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Ch 16: Gary

Summer 1978

Once the term murder is bandied about, people crawl out of the woodwork to talk about all the bad things the accused did as a child. They say they always knew there was something funny about the person. It’s as if they knew somewhere deep inside that the person was capable of the unspeakable. Well, let me dispel some of those childhood myths about me from the beginning.

No one has ever understood me. I don't think they are smart enough. I learned early on that a little fear can go a long way. Really, other people’s fear can be quite funny. People would probably say I am a prankster. Actually, that’s what I would call myself.

When we were young, I would hide downstairs. In the house we grew up in, there were dual light switches in the basement – one at the top of the stairs, and another at the bottom. I would wait in the basement until someone turned on the light at the top of the stairs and headed down. When they were almost all the way down the stairs, I would turn the lights off using the basement switch. It would be pitch black without the light on. Sometimes, I had to wait for a long time for someone to come down the stairs. But, there wasn’t much else to do. I would smile as the person paused at the bottom of the stairs trying to figure out if I was there or not. No one can be as quiet as me. They would fumble around and turn on the light, hoping I wasn’t there. That’s when I knew I had them. I waited and let them think they were safe. Then I would turn off the lights and grab them. Everyone was scared, even Mom. It was so funny.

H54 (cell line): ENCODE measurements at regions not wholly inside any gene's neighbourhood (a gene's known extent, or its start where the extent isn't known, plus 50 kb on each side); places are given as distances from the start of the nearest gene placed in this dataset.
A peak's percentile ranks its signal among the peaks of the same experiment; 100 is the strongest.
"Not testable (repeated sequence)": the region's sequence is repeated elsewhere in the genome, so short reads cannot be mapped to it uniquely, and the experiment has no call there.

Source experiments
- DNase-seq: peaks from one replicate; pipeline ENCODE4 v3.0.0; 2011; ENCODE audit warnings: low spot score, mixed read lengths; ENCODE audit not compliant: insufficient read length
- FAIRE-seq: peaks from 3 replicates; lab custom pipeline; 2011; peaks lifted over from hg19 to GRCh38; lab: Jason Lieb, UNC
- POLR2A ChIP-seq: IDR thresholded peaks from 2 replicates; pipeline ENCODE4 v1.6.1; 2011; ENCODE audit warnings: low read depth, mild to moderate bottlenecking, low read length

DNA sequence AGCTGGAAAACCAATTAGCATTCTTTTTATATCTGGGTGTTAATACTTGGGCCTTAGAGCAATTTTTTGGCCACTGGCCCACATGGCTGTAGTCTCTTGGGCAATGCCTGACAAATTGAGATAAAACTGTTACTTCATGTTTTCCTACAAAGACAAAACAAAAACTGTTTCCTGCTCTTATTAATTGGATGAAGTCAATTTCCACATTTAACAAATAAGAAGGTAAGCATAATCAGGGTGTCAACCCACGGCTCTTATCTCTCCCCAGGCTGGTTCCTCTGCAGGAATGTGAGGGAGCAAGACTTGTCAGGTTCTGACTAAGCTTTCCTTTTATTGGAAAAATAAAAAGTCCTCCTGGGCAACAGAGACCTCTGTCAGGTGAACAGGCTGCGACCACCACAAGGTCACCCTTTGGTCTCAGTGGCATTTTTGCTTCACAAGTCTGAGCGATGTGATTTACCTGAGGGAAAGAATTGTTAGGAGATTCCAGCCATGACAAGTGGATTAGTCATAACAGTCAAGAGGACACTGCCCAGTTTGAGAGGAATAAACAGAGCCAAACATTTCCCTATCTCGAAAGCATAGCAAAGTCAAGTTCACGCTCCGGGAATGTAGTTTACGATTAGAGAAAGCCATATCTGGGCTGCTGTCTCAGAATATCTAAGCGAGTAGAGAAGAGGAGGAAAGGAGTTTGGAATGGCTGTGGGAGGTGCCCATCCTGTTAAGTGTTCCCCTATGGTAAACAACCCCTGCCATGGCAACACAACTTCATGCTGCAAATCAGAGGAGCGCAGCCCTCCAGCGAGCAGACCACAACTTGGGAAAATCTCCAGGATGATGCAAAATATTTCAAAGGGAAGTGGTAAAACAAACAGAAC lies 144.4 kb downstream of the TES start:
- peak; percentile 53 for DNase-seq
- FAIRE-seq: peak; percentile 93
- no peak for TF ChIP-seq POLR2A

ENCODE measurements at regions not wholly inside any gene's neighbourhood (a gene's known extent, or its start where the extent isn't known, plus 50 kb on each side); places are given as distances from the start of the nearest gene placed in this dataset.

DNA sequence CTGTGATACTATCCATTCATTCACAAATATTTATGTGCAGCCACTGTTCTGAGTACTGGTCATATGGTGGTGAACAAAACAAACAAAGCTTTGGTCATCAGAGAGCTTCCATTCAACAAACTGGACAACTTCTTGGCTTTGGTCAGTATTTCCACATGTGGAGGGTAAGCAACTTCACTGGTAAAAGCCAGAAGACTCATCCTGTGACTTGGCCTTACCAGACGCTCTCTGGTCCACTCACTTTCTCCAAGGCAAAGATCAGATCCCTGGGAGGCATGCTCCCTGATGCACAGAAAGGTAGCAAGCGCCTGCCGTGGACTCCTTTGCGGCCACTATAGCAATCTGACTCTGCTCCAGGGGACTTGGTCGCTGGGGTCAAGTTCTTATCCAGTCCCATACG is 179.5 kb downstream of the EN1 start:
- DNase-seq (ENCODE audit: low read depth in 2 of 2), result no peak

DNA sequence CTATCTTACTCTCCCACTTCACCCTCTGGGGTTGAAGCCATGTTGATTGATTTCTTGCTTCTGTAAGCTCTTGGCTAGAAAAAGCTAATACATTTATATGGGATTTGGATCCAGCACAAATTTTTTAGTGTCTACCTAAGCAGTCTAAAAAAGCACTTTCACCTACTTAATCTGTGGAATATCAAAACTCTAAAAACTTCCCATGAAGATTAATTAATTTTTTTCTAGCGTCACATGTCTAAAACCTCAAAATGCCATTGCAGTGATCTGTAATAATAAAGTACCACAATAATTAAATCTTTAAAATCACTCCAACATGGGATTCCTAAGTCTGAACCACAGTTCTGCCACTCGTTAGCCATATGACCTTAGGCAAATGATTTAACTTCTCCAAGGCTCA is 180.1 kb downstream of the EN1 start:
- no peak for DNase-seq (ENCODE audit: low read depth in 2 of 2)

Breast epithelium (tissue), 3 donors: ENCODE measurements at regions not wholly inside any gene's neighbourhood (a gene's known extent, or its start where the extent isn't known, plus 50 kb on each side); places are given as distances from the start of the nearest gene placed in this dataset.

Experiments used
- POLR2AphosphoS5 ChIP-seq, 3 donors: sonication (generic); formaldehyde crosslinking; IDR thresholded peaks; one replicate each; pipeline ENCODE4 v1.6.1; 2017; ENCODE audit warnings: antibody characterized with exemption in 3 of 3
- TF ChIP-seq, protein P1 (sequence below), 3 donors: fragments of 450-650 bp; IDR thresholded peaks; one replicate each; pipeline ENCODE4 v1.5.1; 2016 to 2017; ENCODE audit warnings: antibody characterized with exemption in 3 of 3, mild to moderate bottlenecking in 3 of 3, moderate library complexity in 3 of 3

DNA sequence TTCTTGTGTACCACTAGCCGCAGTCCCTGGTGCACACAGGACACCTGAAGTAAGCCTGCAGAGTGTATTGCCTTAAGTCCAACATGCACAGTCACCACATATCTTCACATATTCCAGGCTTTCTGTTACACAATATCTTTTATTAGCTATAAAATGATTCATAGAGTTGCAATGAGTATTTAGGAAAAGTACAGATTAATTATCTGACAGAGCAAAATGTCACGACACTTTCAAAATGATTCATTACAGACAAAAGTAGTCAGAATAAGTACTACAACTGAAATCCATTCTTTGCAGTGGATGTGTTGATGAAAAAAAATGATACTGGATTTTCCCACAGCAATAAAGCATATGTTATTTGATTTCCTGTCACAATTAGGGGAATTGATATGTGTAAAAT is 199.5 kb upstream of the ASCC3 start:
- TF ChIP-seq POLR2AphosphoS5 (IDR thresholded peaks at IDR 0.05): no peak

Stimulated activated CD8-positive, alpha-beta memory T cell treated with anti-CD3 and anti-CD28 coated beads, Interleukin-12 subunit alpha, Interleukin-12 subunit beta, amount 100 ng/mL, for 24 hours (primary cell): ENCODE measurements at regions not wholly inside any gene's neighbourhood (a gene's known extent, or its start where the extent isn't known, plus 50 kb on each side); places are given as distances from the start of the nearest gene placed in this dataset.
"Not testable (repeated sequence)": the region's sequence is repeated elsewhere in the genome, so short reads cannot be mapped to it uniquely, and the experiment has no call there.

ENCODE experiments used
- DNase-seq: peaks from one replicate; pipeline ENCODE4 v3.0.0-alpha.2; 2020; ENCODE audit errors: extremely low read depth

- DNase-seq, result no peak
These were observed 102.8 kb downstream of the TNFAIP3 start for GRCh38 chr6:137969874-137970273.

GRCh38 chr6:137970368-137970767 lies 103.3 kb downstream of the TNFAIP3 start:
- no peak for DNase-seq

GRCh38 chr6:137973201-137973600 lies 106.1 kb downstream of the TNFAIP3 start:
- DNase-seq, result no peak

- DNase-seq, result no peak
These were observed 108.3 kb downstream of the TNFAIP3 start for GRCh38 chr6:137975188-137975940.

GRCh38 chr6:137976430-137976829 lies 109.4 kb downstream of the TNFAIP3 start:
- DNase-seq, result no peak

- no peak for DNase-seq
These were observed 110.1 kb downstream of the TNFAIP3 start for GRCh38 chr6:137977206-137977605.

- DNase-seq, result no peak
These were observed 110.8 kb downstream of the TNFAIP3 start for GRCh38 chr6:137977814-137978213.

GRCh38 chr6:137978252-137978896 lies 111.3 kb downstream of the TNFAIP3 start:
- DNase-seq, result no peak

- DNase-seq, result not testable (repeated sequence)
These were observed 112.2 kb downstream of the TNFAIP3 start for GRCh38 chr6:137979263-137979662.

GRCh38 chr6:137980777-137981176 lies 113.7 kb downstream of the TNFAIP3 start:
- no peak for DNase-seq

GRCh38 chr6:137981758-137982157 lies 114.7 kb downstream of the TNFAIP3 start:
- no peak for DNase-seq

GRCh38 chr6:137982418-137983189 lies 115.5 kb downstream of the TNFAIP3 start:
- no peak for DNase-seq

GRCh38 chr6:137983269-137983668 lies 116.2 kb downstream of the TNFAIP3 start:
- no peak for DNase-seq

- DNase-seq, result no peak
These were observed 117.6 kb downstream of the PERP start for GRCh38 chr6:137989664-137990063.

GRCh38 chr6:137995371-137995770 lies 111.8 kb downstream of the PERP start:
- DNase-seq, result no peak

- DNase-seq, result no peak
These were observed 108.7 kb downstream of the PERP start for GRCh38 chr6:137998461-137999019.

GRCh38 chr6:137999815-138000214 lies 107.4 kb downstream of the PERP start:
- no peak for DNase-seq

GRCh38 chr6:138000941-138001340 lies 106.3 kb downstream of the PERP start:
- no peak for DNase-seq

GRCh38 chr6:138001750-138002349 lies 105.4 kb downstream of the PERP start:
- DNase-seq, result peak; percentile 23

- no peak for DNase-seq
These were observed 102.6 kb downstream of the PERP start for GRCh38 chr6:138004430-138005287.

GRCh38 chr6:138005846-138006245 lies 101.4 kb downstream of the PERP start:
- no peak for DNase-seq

It is hard growing up with three sisters.  They were nosey, always wanting to be in my business.  The only way I could get some peace was scaring them.  They didn’t listen any other way.   I promised to tickle them until they peed their pants.  Sometimes I whispered I would stuff their wet underwear in their mouths – that would shut them up, and it did. I still laugh just thinking about it. That is how big brothers deal with pesky little sisters.  It worked. 

I shared a bedroom downstairs in the basement with my brother Larry. He was older than me, but I was the smarter one.  My sisters and Mom and Dad had bedrooms upstairs. It was nice to have some quiet in the basement.  But, Larry was there.  He was always trying to tell me what to do and bullying me.  We were supposed to keep the basement clean. Once, when it was my turn to sweep, I put the dust in Larry’s bed. He got into bed that night and poof, he was a mess.  He leapt out of bed and Mom made him take another shower.  It was hard, being the younger boy, to think of ways to get back at him.  He was much sneakier about how he made my life hard.  Mom and Dad never really saw what he was up to.